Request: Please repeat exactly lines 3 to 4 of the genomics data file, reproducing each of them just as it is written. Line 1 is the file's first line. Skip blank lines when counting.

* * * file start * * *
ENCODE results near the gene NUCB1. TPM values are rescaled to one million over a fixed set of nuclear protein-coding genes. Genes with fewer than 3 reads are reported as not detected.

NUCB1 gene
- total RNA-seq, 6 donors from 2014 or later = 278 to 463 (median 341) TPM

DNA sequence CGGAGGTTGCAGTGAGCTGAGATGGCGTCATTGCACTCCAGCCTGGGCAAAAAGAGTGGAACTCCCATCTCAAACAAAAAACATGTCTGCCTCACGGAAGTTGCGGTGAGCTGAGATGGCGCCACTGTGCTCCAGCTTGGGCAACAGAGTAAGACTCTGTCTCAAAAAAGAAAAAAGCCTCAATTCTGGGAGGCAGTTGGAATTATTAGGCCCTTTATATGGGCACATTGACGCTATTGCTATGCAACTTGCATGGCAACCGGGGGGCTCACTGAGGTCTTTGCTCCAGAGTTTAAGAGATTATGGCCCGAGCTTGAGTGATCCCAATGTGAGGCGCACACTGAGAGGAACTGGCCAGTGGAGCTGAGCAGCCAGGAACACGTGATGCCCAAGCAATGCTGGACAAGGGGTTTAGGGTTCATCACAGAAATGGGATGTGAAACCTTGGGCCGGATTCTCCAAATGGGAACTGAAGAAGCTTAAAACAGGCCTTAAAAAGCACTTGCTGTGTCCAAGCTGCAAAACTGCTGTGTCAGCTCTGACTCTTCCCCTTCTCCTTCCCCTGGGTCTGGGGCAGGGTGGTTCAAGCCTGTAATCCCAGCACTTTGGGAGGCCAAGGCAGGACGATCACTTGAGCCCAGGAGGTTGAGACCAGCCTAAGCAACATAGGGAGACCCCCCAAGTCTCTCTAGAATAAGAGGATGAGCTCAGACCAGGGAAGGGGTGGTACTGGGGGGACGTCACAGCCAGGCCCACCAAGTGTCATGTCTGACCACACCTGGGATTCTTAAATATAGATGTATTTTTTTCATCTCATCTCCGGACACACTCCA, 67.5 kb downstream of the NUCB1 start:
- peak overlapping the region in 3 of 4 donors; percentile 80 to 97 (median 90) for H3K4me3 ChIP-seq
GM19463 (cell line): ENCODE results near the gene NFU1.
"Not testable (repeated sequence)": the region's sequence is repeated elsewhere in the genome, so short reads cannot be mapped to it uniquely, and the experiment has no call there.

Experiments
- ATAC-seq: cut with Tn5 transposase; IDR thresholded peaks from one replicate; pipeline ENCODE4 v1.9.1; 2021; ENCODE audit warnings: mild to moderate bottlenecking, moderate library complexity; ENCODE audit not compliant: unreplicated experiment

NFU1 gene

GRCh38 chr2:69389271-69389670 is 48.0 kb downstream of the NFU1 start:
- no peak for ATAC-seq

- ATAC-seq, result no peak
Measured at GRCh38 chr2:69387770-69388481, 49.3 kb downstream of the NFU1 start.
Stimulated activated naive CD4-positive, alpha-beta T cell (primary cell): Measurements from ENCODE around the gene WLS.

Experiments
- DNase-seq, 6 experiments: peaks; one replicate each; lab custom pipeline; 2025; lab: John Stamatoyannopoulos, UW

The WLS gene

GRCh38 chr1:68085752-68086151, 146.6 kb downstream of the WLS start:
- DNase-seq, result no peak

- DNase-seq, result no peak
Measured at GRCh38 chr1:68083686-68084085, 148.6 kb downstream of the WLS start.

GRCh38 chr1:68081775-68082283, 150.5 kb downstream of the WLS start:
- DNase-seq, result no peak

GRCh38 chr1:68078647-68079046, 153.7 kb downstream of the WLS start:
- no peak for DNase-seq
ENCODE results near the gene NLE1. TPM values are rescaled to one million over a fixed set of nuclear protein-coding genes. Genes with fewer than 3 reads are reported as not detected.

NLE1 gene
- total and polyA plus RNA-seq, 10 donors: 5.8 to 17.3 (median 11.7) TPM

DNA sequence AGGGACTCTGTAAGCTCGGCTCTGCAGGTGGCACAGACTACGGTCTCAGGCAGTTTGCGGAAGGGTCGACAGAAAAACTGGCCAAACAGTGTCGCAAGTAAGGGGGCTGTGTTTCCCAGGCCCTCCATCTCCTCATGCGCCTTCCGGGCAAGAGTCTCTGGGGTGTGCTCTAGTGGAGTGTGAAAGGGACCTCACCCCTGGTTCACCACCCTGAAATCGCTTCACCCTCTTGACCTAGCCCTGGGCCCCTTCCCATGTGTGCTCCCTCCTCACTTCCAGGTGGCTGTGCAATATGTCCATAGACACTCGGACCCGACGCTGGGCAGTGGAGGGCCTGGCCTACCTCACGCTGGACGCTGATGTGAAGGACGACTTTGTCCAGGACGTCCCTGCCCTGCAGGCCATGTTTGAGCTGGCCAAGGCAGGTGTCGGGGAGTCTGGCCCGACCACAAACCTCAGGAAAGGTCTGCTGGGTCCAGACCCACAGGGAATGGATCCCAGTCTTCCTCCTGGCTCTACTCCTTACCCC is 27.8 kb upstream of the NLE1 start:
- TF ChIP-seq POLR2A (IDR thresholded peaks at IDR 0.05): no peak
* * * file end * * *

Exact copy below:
- total RNA-seq, 6 donors from 2014 or later = 278 to 463 (median 341) TPM

DNA sequence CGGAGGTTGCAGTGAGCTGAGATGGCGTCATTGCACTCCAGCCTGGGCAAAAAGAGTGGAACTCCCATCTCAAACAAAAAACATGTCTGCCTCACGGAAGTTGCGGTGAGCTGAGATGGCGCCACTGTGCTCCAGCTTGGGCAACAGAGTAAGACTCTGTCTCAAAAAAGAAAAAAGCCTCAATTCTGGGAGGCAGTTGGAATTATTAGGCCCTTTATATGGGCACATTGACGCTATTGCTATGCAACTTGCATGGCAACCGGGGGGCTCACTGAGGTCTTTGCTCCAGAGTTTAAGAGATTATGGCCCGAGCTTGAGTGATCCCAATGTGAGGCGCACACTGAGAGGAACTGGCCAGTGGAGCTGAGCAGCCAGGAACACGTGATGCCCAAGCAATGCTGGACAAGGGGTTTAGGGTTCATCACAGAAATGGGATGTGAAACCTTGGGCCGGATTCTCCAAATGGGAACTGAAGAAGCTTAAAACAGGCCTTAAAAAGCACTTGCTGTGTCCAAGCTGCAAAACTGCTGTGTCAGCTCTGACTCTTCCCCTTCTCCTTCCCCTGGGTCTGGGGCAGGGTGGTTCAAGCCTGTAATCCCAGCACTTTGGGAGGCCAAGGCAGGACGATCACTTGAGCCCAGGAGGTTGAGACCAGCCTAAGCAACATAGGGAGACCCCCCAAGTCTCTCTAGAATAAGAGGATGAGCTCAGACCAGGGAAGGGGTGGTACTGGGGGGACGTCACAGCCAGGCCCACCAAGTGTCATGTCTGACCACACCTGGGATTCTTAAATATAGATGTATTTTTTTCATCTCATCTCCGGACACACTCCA, 67.5 kb downstream of the NUCB1 start: